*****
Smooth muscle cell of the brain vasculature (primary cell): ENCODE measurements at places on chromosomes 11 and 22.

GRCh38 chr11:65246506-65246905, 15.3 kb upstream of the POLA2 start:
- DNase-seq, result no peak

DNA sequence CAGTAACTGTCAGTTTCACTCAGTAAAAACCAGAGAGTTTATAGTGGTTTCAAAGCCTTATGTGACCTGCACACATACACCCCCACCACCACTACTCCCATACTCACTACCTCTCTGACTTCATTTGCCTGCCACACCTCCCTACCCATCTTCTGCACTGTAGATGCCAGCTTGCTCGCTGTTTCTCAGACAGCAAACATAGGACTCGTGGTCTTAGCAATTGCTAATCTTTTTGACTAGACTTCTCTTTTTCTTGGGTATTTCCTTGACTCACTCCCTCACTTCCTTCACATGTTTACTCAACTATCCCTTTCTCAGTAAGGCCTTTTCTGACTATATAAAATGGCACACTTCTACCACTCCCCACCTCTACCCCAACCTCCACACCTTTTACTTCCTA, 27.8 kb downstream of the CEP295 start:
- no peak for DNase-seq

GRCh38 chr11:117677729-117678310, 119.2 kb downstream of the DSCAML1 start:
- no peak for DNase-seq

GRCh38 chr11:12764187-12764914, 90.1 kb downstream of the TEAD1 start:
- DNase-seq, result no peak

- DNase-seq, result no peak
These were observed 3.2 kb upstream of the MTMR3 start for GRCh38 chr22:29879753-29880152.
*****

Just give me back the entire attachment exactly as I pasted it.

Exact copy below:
Smooth muscle cell of the brain vasculature (primary cell): ENCODE measurements at places on chromosomes 11 and 22.

GRCh38 chr11:65246506-65246905, 15.3 kb upstream of the POLA2 start:
- DNase-seq, result no peak

DNA sequence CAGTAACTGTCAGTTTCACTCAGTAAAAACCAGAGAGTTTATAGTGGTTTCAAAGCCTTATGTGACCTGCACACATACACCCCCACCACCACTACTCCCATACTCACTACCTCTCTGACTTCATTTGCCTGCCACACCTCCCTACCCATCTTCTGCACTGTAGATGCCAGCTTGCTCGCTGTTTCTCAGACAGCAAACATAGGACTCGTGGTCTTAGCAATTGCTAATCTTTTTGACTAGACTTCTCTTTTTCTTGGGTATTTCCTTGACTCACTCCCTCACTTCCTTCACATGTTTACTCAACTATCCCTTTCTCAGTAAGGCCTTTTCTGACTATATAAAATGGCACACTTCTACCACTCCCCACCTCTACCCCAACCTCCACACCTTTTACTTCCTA, 27.8 kb downstream of the CEP295 start:
- no peak for DNase-seq

GRCh38 chr11:117677729-117678310, 119.2 kb downstream of the DSCAML1 start:
- no peak for DNase-seq

GRCh38 chr11:12764187-12764914, 90.1 kb downstream of the TEAD1 start:
- DNase-seq, result no peak

- DNase-seq, result no peak
These were observed 3.2 kb upstream of the MTMR3 start for GRCh38 chr22:29879753-29880152.